When your teen starts dating, it can be exciting and a little scary. You may be happy to see your child begin to form meaningful bonds. But it’s natural to worry that adolescents will try to grow up too fast or might not understand what they’re getting into.
How Learning and Attention Can Affect Dating Decisions
Parents of teens with learning and attention issues may be particularly concerned about dating. That’s because struggling in school can lower kids’ self-esteem. Difficulties with self-control, social skills and other common challenges can make adolescents more inclined to make poor choices.
Some teens with learning and attention issues are so eager to fit in that they tolerate treatment they shouldn’t. Or they may do something—like sexting—without considering how it may hurt themselves or others.
Why It Helps to Set House Rules About Dating
Kids with learning and attention issues benefit from explicit instruction. Don’t assume that if you hint at something, your child will catch the whole meaning. The clearer and more concrete your rules are, the more likely it is that your teen will understand and abide by them.
Talking about sex can be awkward. But your child will appreciate your honesty much more than your evasive statements. He may even respect you more because of these conversations.
A great approach is to sit down with your child and work together to develop a set of dating rules. This shows you value his input, which can help keep the lines of communication open so that your child feels comfortable turning to you when dating questions or concerns arise. The process of coming up with the rules can also help your child understand your concerns.
Suggested Rules to Discuss With Your Teen
With the right guidance and boundaries, dating can be a wonderful new experience. Here are some common ground rules you may want to bring to the table. As you’re setting house rules for dating, be sure to explain the thinking behind each rule.
Dating Rule #1: Socialize in groups until you show us you’re ready to go on dates.
Here’s why: Teens have to practice some pretty good judgment when they’re alone with someone on a date. Hanging out as part of a larger group gives your child opportunities to show you he can resist peer pressure and come home on time. If he’s mature enough to do these things when out with friends, that’s a good sign he can do them when out on a date too.
Dating Rule #2: Allow us to meet your date.
Here’s why: A date who respects your child will have the courtesy to come to the door and say hello to you. Even a brief introduction can give you a feel for the kind of person he or she is. Watching this interaction might be illuminating for your child as well.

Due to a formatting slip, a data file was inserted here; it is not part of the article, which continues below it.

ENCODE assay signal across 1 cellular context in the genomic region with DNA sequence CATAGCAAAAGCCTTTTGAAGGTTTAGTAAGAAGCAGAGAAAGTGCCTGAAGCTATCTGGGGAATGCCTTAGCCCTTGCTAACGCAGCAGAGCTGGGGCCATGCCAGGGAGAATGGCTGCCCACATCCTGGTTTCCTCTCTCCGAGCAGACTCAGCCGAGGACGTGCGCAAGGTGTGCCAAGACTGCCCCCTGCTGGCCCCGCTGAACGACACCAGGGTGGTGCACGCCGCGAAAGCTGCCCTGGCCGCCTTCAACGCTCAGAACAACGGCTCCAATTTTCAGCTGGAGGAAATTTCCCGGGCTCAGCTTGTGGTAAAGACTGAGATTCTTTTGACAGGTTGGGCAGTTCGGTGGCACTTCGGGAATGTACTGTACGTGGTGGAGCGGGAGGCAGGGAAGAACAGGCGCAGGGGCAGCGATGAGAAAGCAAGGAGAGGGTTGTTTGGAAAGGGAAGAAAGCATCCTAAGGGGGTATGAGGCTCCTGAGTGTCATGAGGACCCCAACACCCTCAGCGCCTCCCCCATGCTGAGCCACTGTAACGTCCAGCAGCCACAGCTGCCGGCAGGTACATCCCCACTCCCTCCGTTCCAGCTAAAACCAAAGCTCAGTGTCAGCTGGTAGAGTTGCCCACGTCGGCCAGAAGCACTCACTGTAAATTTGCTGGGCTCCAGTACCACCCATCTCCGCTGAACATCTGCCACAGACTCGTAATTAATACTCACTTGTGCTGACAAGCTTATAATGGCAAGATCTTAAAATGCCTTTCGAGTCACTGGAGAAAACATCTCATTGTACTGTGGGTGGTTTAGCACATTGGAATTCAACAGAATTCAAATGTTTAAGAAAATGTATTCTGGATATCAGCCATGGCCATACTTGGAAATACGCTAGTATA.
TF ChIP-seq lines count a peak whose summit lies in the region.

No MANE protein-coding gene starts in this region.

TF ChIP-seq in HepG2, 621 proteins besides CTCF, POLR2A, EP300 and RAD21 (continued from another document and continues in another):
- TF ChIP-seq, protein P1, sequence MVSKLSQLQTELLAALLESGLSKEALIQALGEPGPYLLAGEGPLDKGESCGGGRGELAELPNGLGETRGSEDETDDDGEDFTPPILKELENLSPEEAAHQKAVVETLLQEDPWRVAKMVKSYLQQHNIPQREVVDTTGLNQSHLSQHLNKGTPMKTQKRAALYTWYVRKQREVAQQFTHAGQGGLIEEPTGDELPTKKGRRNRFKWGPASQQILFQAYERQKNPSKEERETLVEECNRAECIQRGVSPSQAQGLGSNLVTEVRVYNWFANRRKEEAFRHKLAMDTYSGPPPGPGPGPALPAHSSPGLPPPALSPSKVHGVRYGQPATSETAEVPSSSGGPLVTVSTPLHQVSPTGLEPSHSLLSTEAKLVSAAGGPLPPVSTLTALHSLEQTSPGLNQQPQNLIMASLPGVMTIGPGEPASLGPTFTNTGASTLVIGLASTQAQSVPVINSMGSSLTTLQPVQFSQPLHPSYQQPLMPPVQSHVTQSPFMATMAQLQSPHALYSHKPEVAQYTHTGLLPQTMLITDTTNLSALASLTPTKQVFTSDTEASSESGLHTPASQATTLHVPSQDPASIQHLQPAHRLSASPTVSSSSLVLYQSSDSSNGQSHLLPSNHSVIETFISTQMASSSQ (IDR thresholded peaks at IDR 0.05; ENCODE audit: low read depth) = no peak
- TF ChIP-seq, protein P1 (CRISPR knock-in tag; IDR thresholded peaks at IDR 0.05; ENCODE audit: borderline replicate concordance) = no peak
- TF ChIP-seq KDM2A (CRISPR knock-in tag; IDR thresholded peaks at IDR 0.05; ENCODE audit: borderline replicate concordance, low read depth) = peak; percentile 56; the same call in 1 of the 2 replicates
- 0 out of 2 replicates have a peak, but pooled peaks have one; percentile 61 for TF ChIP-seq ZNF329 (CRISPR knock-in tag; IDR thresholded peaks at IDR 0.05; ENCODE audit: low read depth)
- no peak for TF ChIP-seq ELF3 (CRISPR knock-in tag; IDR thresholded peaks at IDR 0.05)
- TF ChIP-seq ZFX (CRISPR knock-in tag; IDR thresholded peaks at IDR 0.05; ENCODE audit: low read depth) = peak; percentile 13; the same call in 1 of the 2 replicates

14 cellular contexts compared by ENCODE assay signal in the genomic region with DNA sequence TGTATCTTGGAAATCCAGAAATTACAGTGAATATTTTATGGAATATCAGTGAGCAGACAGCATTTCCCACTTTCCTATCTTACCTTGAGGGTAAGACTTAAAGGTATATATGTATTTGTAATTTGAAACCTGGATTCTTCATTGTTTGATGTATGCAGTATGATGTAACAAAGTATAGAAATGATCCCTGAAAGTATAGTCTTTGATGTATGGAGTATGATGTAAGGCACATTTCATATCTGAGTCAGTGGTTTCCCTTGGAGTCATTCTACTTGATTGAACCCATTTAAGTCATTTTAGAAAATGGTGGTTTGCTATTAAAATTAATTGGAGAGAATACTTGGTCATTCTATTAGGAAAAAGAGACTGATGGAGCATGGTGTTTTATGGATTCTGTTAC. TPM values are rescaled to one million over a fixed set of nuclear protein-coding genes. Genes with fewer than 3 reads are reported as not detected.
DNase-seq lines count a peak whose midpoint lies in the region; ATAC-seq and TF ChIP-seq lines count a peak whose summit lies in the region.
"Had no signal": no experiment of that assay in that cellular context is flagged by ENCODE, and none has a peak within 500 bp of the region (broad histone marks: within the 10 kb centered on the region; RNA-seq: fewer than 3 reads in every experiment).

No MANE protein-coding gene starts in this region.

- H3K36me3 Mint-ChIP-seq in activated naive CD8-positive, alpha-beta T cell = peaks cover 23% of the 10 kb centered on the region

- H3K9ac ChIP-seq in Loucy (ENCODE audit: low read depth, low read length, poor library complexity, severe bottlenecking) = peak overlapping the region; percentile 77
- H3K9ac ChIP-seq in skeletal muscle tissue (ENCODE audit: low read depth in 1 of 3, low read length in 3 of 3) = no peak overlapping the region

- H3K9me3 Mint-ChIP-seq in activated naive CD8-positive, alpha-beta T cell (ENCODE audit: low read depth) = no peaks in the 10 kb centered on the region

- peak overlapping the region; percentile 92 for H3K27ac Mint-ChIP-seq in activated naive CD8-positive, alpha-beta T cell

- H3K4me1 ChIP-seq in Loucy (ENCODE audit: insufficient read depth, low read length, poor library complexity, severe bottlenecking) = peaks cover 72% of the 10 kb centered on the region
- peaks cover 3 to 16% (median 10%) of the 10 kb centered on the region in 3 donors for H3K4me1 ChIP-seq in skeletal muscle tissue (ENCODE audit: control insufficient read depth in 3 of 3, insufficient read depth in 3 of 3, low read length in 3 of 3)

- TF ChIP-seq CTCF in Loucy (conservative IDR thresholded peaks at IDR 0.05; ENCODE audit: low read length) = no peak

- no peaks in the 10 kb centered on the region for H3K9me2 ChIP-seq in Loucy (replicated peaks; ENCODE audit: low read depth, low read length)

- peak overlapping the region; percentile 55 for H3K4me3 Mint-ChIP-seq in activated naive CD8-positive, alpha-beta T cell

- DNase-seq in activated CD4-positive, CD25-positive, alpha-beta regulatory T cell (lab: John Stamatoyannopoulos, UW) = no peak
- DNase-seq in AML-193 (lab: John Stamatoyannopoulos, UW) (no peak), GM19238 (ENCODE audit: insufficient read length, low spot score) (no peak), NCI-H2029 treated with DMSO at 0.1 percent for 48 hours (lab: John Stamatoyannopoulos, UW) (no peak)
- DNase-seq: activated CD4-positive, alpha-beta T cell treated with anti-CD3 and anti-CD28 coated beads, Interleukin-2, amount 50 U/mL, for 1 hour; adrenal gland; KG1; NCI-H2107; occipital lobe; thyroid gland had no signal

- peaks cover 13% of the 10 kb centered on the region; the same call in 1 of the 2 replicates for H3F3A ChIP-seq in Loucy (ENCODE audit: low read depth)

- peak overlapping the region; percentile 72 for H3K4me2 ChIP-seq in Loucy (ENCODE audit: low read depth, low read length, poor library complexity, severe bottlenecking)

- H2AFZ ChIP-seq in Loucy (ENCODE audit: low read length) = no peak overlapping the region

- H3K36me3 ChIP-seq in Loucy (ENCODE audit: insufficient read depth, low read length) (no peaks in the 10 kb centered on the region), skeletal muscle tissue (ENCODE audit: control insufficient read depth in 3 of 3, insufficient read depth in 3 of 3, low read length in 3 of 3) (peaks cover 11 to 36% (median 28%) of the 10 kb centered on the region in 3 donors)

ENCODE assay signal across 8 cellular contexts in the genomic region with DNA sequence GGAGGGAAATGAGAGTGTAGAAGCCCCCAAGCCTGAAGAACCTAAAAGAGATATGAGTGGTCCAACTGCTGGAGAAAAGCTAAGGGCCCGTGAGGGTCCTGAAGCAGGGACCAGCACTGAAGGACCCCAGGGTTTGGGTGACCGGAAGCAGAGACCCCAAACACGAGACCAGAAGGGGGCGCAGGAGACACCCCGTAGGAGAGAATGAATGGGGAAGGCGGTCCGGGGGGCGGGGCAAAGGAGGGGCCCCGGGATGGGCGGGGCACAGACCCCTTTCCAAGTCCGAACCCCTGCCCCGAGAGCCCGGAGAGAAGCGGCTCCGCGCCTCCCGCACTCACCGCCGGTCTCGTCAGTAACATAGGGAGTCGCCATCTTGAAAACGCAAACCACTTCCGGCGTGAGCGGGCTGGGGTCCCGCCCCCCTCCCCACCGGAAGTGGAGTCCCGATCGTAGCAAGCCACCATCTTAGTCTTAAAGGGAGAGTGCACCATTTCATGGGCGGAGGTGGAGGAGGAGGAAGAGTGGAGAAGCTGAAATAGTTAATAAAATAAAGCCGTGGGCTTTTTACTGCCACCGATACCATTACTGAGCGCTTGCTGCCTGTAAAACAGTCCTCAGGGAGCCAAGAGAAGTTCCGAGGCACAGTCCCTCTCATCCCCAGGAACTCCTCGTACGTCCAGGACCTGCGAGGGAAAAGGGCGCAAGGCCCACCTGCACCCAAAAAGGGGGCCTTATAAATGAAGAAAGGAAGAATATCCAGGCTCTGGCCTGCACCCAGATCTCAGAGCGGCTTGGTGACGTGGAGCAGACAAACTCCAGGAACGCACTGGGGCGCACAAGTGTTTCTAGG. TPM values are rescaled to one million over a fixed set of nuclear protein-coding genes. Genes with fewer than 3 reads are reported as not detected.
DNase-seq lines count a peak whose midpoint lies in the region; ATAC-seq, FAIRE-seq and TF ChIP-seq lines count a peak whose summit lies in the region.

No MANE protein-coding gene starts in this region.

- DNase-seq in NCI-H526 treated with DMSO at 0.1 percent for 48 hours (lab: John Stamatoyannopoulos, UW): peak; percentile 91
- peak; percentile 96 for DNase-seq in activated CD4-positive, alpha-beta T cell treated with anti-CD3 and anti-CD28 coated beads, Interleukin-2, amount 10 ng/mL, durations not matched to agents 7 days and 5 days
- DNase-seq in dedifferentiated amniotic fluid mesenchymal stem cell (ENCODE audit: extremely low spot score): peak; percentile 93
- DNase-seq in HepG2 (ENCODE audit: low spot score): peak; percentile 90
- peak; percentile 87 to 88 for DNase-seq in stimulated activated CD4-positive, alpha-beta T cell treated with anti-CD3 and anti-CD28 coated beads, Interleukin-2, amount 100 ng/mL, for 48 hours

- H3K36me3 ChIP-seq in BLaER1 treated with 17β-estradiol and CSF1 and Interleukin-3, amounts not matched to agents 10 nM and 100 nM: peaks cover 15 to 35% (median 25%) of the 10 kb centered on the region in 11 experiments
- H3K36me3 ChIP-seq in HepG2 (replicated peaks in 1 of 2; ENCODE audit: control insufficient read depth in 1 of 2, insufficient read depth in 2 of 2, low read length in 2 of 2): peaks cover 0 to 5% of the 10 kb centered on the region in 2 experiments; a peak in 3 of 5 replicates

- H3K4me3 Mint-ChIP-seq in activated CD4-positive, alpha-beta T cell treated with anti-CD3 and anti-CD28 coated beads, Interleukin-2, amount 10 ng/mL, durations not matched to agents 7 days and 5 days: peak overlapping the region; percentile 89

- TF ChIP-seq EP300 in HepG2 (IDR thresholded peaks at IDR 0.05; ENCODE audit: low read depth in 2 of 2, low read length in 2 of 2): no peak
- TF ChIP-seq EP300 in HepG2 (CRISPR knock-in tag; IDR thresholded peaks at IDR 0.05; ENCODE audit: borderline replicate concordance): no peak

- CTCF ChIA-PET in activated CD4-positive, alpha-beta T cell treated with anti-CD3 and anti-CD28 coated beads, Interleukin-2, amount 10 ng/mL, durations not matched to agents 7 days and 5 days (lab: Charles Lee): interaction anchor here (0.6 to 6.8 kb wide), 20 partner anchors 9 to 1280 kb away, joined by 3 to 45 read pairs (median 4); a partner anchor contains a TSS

Dating Rule #3: Tell us your plans in advance. Tell us when your plans change.
Here’s why: For safety reasons, it’s important for you know to where your teen is. This is especially true if the date is with someone your child doesn’t know well. Make sure your child understands that if he ends up in a place where the people or activities are making him uncomfortable, he can call you to help arrange an immediate ride home.
Dating Rule #4: Respect your curfew.
Here’s why: There’s not a lot of good stuff that happens when teens are out after a certain time of night. Drinking, drugs, vandalism, reckless driving—help your child understand why you want him to come home at a reasonable hour. A curfew can also be a good “out” for your child if a situation is becoming uncomfortable. Be clear that you can be flexible with a curfew if there’s a special occasion, like a show or a prom.
Dating Rule #5: Keeps doors open when you’re in the house together.
Here’s why: When doors are closed, it might be too easy for your teen to get carried away sexually. Explain that this makes you and others in the house uncomfortable. You may also want to include a rule that dates can’t come over unless you or another adult is at home.
Dating Rule #6: No really does mean no.
Here’s why: It’s hard for any teen to resist the heat of the moment. But it may be harder for kids who sometimes have trouble with self-control or with picking up on social cues. Help your child understand that even if something feels good, he needs to stop if his partner or his own gut feeling says he should.
Dating Rule #7: Don’t do anything that makes you feel uncomfortable.
Here’s why: Sex should feel good—not just when people are in the moment but when they’re thinking back on what they’ve been doing. Talking openly can help your child think through decisions carefully so he won’t regret them later.
Dating Rule #8: Do not tolerate verbal or physical abuse from anyone.
Here’s why: Be clear that your teen is a capable, smart person who deserves to be treated with respect and kindness. Romantic relationships are no exception.
As you’re setting house rules, don’t forget to talk about the consequences for breaking them. You may want to write down the rules and encourage your child to review them from time to time. You can also get more tips on how to reduce risky behavior in teens and explore key questions that can help you decide if your child is ready to start dating.